6 Upper Glute Exercises For Building Your Glute S
We all want a bigger, firmer butt. I mean, who doesn’t like a well-built back side. Especially if it still fits snug in your jeans. Today, we’re going to be talking about the best exercises to include in your upper glute workout, to build your glutes from the top down. Not only will these upper glute exercises help with body recomposition, but they will also help build more power and strength in your hips and posterior chain to improve overall athletic performance.
The glutes, or your butt as most would call it, is composed of three different muscles – the gluteus maximus, minimus, and medius. The glute medius (med for short), and the upper glute max, are the specific areas that are responsible for the “shelf” appearance within your physique, when working on the upper glutes.
The gluteus medius sits at the posterior, or upper backside of your hip, and lies underneath the glute max. The gluteus medius has two primary functions, helping stabilize the lower body and hip rotation from the hip joint, specifically the internal rotation of the thigh and abduction.
It’s important to note, that no muscle works in complete isolation. When working on your upper glutes, you will also be stimulating the upper portion of the gluteus maximus, in addition to the glute medius.
The standing hip abduction is one of the best glute medius exercises, that will target your upper glutes. Hip abductors are a group of muscles located on the lateral sides of the hips which allow for sideways movement. This movement can be done using the cable pulley, or with a resistance band. Hip abductions are one of the best to build a bigger stronger glute shelf.
- Lower the cable pulley down to the bottom and attach an ankle strap to one ankle.
- Stand perpendicular to the pulley with your strapped ankle furthest away from the pulley.
- Step away from the pulley so that it’s pulled tight and your strapped leg is pulled across your unstrapped leg.
- Grasp the cable pulley machine for stability.
- Keeping both legs straight, exhale as you pull your strapped ankle away from the pulley until it is fully abducted.
- Hold for a count of two.
- Inhale as you slowly return your strapped leg to the starting position.
- Repeat for the prescribed number of reps.
- Then switch ankles with the strap and repeat.
Curtsy lunge is an effective and versatile addition to your lower body routine. It targets a slightly different area of your backside than the traditional lunge. It focuses on your inner thighs, gluteus medius, and gluteus minimus which helps improve your posture and stabilize your hips.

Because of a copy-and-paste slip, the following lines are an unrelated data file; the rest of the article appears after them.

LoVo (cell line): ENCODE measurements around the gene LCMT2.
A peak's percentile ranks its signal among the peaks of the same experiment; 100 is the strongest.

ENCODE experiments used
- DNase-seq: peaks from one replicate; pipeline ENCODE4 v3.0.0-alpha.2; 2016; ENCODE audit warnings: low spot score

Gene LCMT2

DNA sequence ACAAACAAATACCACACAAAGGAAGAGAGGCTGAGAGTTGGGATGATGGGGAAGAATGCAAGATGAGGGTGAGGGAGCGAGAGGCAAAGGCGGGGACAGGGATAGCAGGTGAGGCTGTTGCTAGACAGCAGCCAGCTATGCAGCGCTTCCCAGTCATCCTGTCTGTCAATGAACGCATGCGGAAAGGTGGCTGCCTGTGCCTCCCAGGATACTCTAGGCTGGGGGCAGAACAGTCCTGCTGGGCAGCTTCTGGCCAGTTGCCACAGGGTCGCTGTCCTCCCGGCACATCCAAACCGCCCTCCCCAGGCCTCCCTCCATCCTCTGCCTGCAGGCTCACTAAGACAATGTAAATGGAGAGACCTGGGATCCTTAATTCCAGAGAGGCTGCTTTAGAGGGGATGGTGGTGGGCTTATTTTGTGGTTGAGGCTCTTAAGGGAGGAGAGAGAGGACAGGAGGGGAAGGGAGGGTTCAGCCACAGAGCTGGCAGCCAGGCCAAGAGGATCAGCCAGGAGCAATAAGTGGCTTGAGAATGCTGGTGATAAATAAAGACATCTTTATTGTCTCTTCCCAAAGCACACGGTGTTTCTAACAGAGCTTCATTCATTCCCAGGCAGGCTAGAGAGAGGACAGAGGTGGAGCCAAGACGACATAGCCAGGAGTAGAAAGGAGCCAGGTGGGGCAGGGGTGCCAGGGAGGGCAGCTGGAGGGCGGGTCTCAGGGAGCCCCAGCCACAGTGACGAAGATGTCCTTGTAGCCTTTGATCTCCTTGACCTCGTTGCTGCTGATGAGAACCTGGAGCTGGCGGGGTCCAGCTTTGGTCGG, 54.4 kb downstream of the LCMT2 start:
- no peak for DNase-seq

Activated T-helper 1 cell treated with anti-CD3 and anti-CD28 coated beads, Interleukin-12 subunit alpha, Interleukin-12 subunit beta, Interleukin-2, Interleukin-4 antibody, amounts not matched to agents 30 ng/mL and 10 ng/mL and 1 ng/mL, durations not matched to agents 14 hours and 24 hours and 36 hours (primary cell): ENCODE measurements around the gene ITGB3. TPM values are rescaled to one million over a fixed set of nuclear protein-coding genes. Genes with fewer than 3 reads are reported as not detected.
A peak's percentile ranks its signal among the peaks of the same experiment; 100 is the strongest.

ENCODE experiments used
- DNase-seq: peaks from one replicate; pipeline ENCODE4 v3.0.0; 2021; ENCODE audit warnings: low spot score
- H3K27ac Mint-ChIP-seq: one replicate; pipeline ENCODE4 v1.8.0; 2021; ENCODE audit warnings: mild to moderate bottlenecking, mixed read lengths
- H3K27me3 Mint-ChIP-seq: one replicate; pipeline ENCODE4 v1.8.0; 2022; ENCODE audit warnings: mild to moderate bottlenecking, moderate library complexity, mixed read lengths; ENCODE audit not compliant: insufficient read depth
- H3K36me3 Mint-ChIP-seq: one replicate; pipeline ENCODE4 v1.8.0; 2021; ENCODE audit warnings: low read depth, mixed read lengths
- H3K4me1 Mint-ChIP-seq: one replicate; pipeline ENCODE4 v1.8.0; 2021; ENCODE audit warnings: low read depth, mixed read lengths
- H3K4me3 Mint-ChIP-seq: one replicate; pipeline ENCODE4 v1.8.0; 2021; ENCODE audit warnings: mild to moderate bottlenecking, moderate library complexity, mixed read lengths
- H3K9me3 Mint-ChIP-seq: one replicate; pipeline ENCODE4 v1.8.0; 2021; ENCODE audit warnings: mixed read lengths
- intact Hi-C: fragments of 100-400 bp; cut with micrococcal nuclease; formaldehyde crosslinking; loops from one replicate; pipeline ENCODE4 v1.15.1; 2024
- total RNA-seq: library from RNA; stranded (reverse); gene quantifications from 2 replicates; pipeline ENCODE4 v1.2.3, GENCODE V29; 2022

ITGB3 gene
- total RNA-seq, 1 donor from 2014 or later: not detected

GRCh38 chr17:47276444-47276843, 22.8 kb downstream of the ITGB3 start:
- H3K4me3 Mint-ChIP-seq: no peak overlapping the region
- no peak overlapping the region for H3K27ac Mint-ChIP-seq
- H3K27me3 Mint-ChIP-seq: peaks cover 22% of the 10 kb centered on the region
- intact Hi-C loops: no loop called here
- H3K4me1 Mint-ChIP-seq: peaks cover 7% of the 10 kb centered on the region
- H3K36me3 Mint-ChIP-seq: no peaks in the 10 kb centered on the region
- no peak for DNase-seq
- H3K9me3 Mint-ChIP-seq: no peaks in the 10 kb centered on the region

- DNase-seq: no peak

- Stand with your feet shoulder width apart, and arms in a neutral position at your sides
- Shift your weight to your right foot and take a step back with your left foot as if you are curtsying, bracing you core, chest high, and bringing your arms up parallel.
- Cross your right foot behind your left, bend your knees, and lower your hips until your left thigh is nearly parallel to the ground.
- Keep your torso upright and square as possible, keeping your shins in place and directly in front of you.
- Return to start and repeat on the other side.
Good morning exercise is a compound movement, that targets your glutes as well as your lower back and hamstrings. Good mornings stimulate all three glute muscles, but emphasize the upper glutes and the medius and minimus very well to build a stronger and more rounded backside. The good morning is a hip hinge exercise, meaning that you bend at your waist or, hinge at your hips. Since your glutes and hamstrings drive the movement, the hinging movement of the hips, will build more strength, mobility and improve hip flexion. Stronger hips will improve hip mobility which is crucial for keeping your ligaments and tendons agile for bigger and heavier movements, to prevent injury and improve athletic performance.
- Good mornings are very similar to the straight leg deadlift. Both exercises are used to target the hamstrings, however opposed to lifting the weight from the ground, the barbell is behind your neck, supported by your shoulders similar to the weight positioning of a barbell back squat.